@Bill , @Cameron - I understand your views and the ROI question is important. As long as we agree that there is some measure, recognition, and reward scheme I agree. So, a re-use needs to be tracked otherwise, we need to prevent ab-use of re-use. - joergkurtwegner
So if I'm reading you right your core point is that we shouldn't assume that simply by measuring something that the rewards will flow from that. That it is important to consider explicit reward schemes, which might include payment or aggregated micropayment? - Cameron Neylon
Actually it strikes me that both Joerg and Heather are pointing in the same direction here. Keeping up the issue of direct benefits. - Cameron Neylon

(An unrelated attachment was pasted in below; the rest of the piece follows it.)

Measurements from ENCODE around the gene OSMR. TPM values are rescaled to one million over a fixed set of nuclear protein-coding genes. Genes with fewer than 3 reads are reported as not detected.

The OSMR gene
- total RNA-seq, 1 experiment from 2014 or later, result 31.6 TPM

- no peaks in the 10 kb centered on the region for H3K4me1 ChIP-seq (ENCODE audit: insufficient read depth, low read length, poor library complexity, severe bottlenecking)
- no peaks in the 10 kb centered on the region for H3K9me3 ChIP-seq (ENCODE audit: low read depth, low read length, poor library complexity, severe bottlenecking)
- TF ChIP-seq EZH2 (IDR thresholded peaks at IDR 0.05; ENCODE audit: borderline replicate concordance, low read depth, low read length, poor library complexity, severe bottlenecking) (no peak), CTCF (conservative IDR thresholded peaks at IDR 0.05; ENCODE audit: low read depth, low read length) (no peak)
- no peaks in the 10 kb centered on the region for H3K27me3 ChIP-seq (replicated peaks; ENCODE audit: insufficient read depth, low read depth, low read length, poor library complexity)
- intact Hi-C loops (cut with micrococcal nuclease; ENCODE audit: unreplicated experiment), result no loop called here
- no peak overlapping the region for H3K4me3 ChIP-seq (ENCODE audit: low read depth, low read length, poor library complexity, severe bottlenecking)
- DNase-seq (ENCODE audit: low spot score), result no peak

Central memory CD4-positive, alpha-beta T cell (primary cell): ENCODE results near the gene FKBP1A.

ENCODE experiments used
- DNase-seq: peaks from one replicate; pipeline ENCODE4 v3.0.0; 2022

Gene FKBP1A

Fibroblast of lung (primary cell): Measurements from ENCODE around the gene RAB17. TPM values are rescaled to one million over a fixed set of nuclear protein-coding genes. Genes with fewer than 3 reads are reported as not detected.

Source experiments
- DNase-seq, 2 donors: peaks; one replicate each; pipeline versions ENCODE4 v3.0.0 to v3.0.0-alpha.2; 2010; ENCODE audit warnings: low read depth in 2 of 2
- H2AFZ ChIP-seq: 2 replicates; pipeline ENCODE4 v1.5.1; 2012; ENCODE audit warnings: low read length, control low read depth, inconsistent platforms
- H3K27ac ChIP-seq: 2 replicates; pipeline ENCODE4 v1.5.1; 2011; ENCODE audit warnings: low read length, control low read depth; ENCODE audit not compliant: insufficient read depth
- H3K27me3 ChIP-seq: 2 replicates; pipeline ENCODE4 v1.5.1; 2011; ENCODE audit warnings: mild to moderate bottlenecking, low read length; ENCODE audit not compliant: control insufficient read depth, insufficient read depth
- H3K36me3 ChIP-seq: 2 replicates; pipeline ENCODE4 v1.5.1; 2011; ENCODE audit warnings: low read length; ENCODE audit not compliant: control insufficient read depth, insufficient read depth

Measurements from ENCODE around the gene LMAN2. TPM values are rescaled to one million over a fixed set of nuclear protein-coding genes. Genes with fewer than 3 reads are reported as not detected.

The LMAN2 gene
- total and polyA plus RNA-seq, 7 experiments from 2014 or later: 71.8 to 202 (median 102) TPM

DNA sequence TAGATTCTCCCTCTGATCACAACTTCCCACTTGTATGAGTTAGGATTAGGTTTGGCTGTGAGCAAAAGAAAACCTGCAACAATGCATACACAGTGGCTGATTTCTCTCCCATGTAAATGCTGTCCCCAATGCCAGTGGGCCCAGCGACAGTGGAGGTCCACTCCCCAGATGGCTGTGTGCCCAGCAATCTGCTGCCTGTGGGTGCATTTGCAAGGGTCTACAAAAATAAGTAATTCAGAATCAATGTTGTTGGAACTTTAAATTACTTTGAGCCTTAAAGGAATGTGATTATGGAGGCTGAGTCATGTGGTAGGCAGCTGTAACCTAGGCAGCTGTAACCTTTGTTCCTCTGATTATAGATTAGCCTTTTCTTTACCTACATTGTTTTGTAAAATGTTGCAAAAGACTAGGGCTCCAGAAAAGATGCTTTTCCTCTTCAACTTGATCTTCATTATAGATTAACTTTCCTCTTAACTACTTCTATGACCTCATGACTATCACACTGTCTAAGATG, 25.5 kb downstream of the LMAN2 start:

Cameron, what is your timeline for the proposal and what sort of additional help would be useful at this point? The current draft doesn't have references: do you need any? Other help? - Heather Piwowar
References (both to literature and to other projects) would be a big help. Contacts with funders would be useful if anyone has them. And proof reading still valuable. I'm currently checking with the funder whether this is heading in the right direction and then I'll start pulling in contributors more. Timeline is really about a week though the quicker the better I suspect. - Cameron Neylon
Also anyone got a good contact on the inside of VIVO? I know that Mackenzie Smith is on their advisory board but don't have any good contacts on the inside. It would be an obvious source of data. - Cameron Neylon